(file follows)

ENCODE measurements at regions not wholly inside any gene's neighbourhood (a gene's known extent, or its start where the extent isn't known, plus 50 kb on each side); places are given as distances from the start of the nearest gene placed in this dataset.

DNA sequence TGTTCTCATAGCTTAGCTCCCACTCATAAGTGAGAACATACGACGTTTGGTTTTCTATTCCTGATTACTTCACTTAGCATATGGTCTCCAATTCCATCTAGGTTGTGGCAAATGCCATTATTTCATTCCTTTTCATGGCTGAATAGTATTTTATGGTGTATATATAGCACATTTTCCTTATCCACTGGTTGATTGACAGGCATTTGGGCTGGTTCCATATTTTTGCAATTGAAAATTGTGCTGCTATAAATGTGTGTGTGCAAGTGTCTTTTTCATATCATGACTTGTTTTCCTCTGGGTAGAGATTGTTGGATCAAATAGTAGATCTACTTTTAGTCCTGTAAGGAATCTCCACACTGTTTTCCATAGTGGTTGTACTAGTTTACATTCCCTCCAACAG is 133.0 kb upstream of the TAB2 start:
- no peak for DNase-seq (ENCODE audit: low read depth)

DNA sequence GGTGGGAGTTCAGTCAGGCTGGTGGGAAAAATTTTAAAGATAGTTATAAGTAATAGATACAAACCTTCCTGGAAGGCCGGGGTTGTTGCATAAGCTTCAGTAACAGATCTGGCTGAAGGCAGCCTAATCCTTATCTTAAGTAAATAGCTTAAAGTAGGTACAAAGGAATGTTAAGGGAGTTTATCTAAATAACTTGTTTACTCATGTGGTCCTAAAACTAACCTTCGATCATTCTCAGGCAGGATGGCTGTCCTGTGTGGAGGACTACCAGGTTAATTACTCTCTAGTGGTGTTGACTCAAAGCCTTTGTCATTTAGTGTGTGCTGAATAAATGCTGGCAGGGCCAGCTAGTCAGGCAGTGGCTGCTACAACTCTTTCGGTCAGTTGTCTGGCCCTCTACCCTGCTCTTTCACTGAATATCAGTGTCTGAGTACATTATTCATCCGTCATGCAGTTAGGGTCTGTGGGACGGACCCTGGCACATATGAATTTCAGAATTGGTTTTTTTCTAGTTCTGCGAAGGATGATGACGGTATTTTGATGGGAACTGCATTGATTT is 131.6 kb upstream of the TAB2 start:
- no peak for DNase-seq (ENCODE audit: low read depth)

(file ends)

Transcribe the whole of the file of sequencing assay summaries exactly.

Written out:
ENCODE measurements at regions not wholly inside any gene's neighbourhood (a gene's known extent, or its start where the extent isn't known, plus 50 kb on each side); places are given as distances from the start of the nearest gene placed in this dataset.

DNA sequence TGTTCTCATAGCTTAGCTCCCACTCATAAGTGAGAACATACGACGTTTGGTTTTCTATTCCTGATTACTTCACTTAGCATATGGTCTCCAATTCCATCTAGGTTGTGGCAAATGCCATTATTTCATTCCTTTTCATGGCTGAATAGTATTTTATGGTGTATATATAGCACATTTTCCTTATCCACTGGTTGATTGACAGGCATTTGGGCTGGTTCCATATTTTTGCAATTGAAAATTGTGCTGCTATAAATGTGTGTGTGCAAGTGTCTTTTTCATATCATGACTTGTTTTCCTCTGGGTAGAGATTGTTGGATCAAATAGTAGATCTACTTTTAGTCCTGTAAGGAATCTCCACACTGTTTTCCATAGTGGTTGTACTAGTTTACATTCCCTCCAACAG is 133.0 kb upstream of the TAB2 start:
- no peak for DNase-seq (ENCODE audit: low read depth)

DNA sequence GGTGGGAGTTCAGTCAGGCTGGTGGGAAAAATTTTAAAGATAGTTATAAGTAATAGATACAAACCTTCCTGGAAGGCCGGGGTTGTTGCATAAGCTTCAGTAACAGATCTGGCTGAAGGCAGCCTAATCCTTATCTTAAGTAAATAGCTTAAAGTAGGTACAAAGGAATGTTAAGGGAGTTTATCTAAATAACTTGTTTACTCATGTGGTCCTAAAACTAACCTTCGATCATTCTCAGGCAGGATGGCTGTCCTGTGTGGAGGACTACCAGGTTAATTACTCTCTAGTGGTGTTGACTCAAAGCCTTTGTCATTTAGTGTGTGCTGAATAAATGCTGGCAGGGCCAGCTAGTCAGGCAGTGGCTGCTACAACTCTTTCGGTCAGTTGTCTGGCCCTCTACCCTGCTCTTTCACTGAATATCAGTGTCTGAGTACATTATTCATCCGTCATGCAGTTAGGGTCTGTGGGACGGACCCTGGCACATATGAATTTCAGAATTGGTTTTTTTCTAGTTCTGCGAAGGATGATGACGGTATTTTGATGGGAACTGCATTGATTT is 131.6 kb upstream of the TAB2 start:
- no peak for DNase-seq (ENCODE audit: low read depth)